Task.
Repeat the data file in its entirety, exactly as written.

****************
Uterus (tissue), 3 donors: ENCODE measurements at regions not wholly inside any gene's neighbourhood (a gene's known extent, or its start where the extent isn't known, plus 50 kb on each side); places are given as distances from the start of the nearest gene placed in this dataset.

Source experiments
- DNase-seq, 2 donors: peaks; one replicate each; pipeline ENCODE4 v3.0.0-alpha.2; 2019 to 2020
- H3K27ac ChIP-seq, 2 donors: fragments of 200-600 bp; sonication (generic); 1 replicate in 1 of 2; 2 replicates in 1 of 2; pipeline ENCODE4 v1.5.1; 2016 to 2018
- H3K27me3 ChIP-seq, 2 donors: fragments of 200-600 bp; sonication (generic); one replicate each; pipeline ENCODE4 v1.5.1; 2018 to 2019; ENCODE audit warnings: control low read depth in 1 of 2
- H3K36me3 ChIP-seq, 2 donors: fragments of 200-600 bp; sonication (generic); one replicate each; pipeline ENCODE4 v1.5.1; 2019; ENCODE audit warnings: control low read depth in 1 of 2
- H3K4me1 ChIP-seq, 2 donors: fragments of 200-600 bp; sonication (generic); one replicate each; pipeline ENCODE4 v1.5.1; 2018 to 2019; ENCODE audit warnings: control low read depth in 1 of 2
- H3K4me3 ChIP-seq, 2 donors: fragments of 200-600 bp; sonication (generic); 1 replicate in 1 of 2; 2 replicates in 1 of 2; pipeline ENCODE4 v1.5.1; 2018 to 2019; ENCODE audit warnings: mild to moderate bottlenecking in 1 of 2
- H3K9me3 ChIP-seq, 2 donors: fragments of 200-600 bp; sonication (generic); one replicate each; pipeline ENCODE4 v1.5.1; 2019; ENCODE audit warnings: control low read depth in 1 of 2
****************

Uterus (tissue), 3 donors: ENCODE measurements at regions not wholly inside any gene's neighbourhood (a gene's known extent, or its start where the extent isn't known, plus 50 kb on each side); places are given as distances from the start of the nearest gene placed in this dataset.

Source experiments
- DNase-seq, 2 donors: peaks; one replicate each; pipeline ENCODE4 v3.0.0-alpha.2; 2019 to 2020
- H3K27ac ChIP-seq, 2 donors: fragments of 200-600 bp; sonication (generic); 1 replicate in 1 of 2; 2 replicates in 1 of 2; pipeline ENCODE4 v1.5.1; 2016 to 2018
- H3K27me3 ChIP-seq, 2 donors: fragments of 200-600 bp; sonication (generic); one replicate each; pipeline ENCODE4 v1.5.1; 2018 to 2019; ENCODE audit warnings: control low read depth in 1 of 2
- H3K36me3 ChIP-seq, 2 donors: fragments of 200-600 bp; sonication (generic); one replicate each; pipeline ENCODE4 v1.5.1; 2019; ENCODE audit warnings: control low read depth in 1 of 2
- H3K4me1 ChIP-seq, 2 donors: fragments of 200-600 bp; sonication (generic); one replicate each; pipeline ENCODE4 v1.5.1; 2018 to 2019; ENCODE audit warnings: control low read depth in 1 of 2
- H3K4me3 ChIP-seq, 2 donors: fragments of 200-600 bp; sonication (generic); 1 replicate in 1 of 2; 2 replicates in 1 of 2; pipeline ENCODE4 v1.5.1; 2018 to 2019; ENCODE audit warnings: mild to moderate bottlenecking in 1 of 2
- H3K9me3 ChIP-seq, 2 donors: fragments of 200-600 bp; sonication (generic); one replicate each; pipeline ENCODE4 v1.5.1; 2019; ENCODE audit warnings: control low read depth in 1 of 2